Juno Awards 2022: Charlotte Cardin wins big at opening night

Charlotte Cardin and The Weeknd were among the big winners at the Juno Opening Night Awards in Toronto on Saturday, as more than 40 awards were handed out in various categories.

Broadcast live from the Metro Toronto Convention Centre, the ceremony was hosted by CBC’s The block host Angeline Tetteh-Wayoe and Canadian actress Ann Pornel. The second night of the Juno Awards will take place on Sunday evening and will be broadcast live on CBC.

Montrealer Cardin won three awards, including single of the year, pop album of the year for Phoenix and artist of the year. Cardin also had the most nominations of the night.

“It’s so special to me,” she said after winning Entertainer of the Year. “I will continue to work so hard.”

“It’s the greatest gift. There are no words to describe that feeling. I released this album feeling very, very proud,” she said of her second release.

Toronto singer-songwriter Mustafa, who won a Juno Award for Alternative Album of the Year for When the smoke risesaccepted his award recognizing the loss of his friends in the Regent Park area.

Toronto artist Mustafa won alternative album of the year. He told the crowd that his scrapbook was a work documenting the loss. (CARAS/iPhoto)

“I wrote a file on the death, I wrote a file on the loss,” he said, adding that it was important for him to document that loss. He also noted that he was the first black Muslim winner in this category and why we should rethink “firsts”.

“Being first of all should now be criticized more than celebrated.”

The artist added that he is in good company within the Canadian songwriting community. “I feel so privileged to come from a heritage – or to be in a nation that has such a heritage of great songwriters.”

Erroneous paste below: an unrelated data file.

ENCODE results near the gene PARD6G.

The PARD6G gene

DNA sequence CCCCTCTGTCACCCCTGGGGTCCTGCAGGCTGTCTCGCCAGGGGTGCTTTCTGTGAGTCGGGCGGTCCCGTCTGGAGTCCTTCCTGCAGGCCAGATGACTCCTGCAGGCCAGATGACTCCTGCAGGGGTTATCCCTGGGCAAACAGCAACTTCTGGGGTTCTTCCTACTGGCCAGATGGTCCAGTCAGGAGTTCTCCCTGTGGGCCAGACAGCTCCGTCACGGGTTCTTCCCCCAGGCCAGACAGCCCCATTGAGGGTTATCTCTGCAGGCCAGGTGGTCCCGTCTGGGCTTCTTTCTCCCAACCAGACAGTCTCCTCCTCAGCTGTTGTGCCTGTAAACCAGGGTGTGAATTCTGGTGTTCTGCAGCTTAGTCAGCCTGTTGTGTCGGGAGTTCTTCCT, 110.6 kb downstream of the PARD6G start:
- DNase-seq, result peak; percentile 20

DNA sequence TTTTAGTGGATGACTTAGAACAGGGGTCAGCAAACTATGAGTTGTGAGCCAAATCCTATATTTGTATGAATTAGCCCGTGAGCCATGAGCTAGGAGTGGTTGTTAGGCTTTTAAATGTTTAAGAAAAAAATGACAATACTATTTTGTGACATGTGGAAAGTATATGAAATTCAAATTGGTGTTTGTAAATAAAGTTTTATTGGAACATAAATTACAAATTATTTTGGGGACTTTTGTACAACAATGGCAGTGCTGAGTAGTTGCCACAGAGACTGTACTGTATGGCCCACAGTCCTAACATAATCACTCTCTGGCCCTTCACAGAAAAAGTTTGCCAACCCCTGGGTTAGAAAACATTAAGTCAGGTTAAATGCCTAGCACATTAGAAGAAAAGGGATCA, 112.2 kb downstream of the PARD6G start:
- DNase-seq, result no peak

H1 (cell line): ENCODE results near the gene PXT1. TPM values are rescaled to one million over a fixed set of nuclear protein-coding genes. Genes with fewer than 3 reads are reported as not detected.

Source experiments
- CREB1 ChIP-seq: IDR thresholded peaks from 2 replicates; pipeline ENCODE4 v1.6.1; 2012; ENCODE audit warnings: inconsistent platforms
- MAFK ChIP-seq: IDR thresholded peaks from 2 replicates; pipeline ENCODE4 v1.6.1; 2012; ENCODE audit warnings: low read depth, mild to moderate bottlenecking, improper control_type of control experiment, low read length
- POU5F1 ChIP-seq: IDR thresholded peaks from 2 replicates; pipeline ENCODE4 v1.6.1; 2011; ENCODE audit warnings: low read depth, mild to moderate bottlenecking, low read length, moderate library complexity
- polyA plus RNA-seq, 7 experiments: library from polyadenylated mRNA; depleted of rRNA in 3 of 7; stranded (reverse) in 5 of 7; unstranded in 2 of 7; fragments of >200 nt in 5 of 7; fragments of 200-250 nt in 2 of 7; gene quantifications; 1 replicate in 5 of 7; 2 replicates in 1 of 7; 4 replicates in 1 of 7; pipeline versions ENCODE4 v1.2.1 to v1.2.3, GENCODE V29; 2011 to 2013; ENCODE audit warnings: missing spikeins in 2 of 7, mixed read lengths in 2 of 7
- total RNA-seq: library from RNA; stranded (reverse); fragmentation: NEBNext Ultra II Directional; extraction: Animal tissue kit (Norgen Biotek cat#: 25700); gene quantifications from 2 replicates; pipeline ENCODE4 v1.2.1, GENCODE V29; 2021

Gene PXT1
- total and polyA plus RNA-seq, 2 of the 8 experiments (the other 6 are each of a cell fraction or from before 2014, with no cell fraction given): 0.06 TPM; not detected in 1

Toronto’s The Weeknd took home two awards, winning Contemporary R&B Recording of the Year for Take my breath and Songwriter of the Year.

The evening also included performances by several 2022 Juno nominees: Roxane Bruneau, Ruby Waters, Allison Russell and the indie band Valley, as well as 2021-22 Allan Slaight Juno Master Class Shortlist Artist Jesse Gold. .

Jesse Gold of Toronto was one of five performers at the ceremony. (CARAS/iPhoto)

Tribute to Canada’s Pioneers

It was also an evening to pay tribute to some of the most prolific names in Canadian music. Denise Jones, who died in 2020, received the 2022 Walt Grealis Special Achievement Award for championing Canada’s Afro-Caribbean culture.

Her sons Jerimi and Jesse, who accepted the award on her behalf, noted that their mother was the true embodiment of hope and was the reason the Junos introduced a reggae category in 1985.

“My brother and I stand before you tonight to witness what love, guidance and wisdom poured out to young people look like,” Jeremi said.

Humanitarian Award recipient Susan Aglukark at the Juno Awards Opening Night. (CARAS/iPhoto)

Juno award-winning Inuit artist Susan Aglukark received the humanitarian award and told CBC News that her songwriting and singing are healing.

Aglukark, who grew up in Nunavut, also started the Arctic Rose Foundation, bringing guest artists into schools and creating spaces for northern Inuit, First Nations and Métis children to make art as part of after-school programs.

“I just know how lucky I was. That wasn’t the plan when I moved here – and look!”

A diverse track record

This year’s list of Juno nominees was among the most diverse in history, with a handful of new winners stepping onto the podium to accept their awards.

R&B artist Savannah Ré has won traditional R&B/soul recording of the year for the second time in a row – the category was only introduced in 2021.

She named Canadian singer-songwriters Melanie Fiona and Deborah Cox as women who helped her throughout her career.

“I’m big fans of these women and they’ve only been open and welcoming, so I’m always going to do the same. I’m always going to pay it forward.”

Garth Prince, a Namibian-Canadian musician whose album Fall in Africa won children’s album of the year, grew up in apartheid South Africa.